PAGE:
From: Andreas Huber (ahd6974-spamgroupstrap_at_[hidden])
Date: 2005-03-07 13:58:33
Thanks for your review!
Peter Petrov wrote:
> To me, the design is good and follows naturally from the objectives of
> the library. It imposes some restrictions, although they can be
> overcome if necessary (for me it has not been necessary). For example,
> don't recognize polymorphic events, therefore they cannot "forward"
> unknown events to another machine. This can be circumvented by using a
> "wrapper" event around such events, which works, but only with
> asynchronous machines.
There's going to be a much nicer way of reacting to all events. I will
add event_base specializations for all reactions.
> Another example is the way that state machines
> are inherited - it's not very flexible and only allows altering how a
> state machine reacts to an already recognized event. One cannot add
> support for new events, except using again the "wrapper event" trick.
Support for new events should be possible indirectly when you have a
derived FSM transition to a new substate. However, I admit that it is
> * The library documentation contains
> few not yet solved issues (name,
> separating the library into two parts,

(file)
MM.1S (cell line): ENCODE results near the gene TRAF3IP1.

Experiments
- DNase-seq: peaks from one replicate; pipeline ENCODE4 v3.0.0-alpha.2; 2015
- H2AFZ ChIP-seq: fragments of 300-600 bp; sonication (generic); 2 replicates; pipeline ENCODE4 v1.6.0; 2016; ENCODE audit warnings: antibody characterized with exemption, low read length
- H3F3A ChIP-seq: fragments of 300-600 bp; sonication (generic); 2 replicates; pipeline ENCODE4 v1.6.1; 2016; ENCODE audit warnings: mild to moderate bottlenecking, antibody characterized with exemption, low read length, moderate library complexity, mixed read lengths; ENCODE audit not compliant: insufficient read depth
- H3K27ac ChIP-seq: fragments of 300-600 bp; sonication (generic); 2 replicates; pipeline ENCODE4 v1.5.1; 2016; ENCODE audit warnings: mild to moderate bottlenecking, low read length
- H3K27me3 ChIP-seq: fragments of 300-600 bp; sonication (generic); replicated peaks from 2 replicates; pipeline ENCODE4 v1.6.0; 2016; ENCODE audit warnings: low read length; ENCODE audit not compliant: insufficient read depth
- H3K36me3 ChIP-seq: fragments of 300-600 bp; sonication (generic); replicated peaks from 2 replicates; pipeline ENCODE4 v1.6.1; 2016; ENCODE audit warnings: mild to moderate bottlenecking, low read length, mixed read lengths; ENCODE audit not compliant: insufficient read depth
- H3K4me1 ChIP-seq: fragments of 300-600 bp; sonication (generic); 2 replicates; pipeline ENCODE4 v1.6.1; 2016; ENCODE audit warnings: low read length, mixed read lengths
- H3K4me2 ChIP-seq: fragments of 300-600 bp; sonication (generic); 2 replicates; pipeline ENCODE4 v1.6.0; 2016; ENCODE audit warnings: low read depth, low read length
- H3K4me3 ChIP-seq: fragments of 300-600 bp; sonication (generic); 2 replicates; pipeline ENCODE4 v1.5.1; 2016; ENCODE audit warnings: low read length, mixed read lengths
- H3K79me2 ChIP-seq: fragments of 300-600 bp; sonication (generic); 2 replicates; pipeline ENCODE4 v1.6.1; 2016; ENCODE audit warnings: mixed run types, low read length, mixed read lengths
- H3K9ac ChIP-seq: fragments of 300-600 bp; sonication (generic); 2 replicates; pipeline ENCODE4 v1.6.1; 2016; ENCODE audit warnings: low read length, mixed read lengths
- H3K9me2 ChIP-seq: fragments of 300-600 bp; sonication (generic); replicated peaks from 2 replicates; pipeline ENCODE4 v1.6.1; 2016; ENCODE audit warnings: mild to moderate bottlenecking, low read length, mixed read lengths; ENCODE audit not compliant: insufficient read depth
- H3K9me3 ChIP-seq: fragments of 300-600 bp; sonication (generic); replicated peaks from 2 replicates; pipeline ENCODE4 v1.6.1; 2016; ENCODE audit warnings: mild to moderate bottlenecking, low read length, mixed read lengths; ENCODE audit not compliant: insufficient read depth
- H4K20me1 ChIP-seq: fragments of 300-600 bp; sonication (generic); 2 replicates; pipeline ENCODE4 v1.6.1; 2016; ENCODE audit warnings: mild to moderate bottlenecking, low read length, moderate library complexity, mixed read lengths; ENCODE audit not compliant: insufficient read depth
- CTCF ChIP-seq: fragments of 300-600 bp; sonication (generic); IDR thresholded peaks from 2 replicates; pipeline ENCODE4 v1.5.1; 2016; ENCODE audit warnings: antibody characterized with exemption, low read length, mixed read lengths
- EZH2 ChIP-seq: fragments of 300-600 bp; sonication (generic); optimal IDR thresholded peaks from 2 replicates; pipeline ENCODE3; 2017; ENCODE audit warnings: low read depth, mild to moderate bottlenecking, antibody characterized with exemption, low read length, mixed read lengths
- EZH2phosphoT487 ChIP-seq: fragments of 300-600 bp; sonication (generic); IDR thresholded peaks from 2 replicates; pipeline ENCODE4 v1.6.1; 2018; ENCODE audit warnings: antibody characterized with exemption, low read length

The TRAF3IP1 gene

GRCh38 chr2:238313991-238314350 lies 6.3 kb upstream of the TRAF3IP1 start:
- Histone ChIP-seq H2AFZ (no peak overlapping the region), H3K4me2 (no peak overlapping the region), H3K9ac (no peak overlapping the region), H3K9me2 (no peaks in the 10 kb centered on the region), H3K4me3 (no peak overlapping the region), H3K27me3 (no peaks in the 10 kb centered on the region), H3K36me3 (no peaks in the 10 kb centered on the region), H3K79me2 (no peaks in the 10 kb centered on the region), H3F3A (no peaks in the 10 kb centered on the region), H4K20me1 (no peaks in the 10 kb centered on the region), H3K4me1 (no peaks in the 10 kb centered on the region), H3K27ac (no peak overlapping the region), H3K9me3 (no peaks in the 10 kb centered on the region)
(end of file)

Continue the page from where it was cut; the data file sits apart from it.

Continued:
> exception handling). What is you opinion here?
> The name (boost::fsm, Boost.FSM) is fine for me. Regarding separating
> the library into two parts, I prefer it being separated, since the
> Worker part is useful by itself.
> A possible problem is that states are constructed using operator
> new(). The documentation clearly states that, and the library allows
> overcoming the issue by specifying a custom allocator for the state
> machine, as
> well as writing custom operator new()'s for all state classes. I
> personally am against the second requirement and think that it
> complicates things too much. Specifying a custom allocator for the
> state machine should be enough.
Doing so would make it impossible to have separate memory management for
states, which I think is sometimes desirable when there's at most one
object of an FSM (as I explain in the rationale). I should probably
measure the difference, it could well be insignificant.
-- Andreas Huber When replying by private email, please remove the words spam and trap from the address shown in the header.
Boost list run by bdawes at acm.org, gregod at cs.rpi.edu, cpdaniel at pacbell.net, john at johnmaddock.co.uk